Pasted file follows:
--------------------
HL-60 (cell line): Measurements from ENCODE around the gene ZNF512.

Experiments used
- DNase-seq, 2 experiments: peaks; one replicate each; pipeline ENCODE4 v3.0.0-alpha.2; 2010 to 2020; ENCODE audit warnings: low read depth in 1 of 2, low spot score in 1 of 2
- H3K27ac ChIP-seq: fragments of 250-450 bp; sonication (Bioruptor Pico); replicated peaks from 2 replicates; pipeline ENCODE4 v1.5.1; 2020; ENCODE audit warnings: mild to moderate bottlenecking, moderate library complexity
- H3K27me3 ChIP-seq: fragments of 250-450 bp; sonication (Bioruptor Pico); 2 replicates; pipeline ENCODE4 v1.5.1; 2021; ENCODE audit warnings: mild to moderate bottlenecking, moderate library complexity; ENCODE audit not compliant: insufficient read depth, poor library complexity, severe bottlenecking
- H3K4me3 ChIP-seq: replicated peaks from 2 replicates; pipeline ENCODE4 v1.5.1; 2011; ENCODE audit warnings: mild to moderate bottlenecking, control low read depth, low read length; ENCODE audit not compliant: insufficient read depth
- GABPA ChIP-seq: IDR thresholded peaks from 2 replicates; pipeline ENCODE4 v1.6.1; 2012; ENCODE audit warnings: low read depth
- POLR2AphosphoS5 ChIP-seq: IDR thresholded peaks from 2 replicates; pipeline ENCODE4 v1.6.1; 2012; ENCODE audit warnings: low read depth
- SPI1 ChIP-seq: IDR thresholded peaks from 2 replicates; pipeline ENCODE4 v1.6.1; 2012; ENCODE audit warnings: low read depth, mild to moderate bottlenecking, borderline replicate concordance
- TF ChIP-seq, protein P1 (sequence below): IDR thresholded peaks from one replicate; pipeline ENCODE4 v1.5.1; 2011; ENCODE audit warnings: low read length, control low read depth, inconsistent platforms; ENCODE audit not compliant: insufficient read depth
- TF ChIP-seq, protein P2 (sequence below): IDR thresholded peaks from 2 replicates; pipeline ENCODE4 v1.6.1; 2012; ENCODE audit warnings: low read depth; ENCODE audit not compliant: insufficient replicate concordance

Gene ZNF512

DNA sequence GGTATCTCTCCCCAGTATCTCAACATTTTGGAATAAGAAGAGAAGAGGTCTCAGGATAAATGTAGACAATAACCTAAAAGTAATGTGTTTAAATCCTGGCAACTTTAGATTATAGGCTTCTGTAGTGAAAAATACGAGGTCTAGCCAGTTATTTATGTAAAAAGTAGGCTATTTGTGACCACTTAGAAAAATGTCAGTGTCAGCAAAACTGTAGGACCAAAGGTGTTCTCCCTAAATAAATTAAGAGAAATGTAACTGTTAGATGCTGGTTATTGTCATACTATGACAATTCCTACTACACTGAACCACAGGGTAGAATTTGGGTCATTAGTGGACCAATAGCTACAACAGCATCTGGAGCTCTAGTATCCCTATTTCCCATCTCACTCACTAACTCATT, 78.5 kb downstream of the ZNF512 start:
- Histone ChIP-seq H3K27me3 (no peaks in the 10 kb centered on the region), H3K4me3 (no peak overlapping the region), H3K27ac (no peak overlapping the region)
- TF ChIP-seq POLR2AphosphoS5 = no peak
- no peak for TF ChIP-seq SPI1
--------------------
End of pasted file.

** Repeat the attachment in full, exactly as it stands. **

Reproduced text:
HL-60 (cell line): Measurements from ENCODE around the gene ZNF512.

Experiments used
- DNase-seq, 2 experiments: peaks; one replicate each; pipeline ENCODE4 v3.0.0-alpha.2; 2010 to 2020; ENCODE audit warnings: low read depth in 1 of 2, low spot score in 1 of 2
- H3K27ac ChIP-seq: fragments of 250-450 bp; sonication (Bioruptor Pico); replicated peaks from 2 replicates; pipeline ENCODE4 v1.5.1; 2020; ENCODE audit warnings: mild to moderate bottlenecking, moderate library complexity
- H3K27me3 ChIP-seq: fragments of 250-450 bp; sonication (Bioruptor Pico); 2 replicates; pipeline ENCODE4 v1.5.1; 2021; ENCODE audit warnings: mild to moderate bottlenecking, moderate library complexity; ENCODE audit not compliant: insufficient read depth, poor library complexity, severe bottlenecking
- H3K4me3 ChIP-seq: replicated peaks from 2 replicates; pipeline ENCODE4 v1.5.1; 2011; ENCODE audit warnings: mild to moderate bottlenecking, control low read depth, low read length; ENCODE audit not compliant: insufficient read depth
- GABPA ChIP-seq: IDR thresholded peaks from 2 replicates; pipeline ENCODE4 v1.6.1; 2012; ENCODE audit warnings: low read depth
- POLR2AphosphoS5 ChIP-seq: IDR thresholded peaks from 2 replicates; pipeline ENCODE4 v1.6.1; 2012; ENCODE audit warnings: low read depth
- SPI1 ChIP-seq: IDR thresholded peaks from 2 replicates; pipeline ENCODE4 v1.6.1; 2012; ENCODE audit warnings: low read depth, mild to moderate bottlenecking, borderline replicate concordance
- TF ChIP-seq, protein P1 (sequence below): IDR thresholded peaks from one replicate; pipeline ENCODE4 v1.5.1; 2011; ENCODE audit warnings: low read length, control low read depth, inconsistent platforms; ENCODE audit not compliant: insufficient read depth
- TF ChIP-seq, protein P2 (sequence below): IDR thresholded peaks from 2 replicates; pipeline ENCODE4 v1.6.1; 2012; ENCODE audit warnings: low read depth; ENCODE audit not compliant: insufficient replicate concordance

Gene ZNF512

DNA sequence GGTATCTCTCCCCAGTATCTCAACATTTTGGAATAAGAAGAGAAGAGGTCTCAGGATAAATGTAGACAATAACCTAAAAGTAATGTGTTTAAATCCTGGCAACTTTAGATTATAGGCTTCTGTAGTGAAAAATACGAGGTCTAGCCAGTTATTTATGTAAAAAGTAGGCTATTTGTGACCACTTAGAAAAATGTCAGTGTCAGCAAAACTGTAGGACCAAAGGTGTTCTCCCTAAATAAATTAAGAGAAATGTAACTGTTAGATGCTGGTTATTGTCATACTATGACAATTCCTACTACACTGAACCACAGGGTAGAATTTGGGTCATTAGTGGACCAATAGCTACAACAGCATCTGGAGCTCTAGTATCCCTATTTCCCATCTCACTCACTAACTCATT, 78.5 kb downstream of the ZNF512 start:
- Histone ChIP-seq H3K27me3 (no peaks in the 10 kb centered on the region), H3K4me3 (no peak overlapping the region), H3K27ac (no peak overlapping the region)
- TF ChIP-seq POLR2AphosphoS5 = no peak
- no peak for TF ChIP-seq SPI1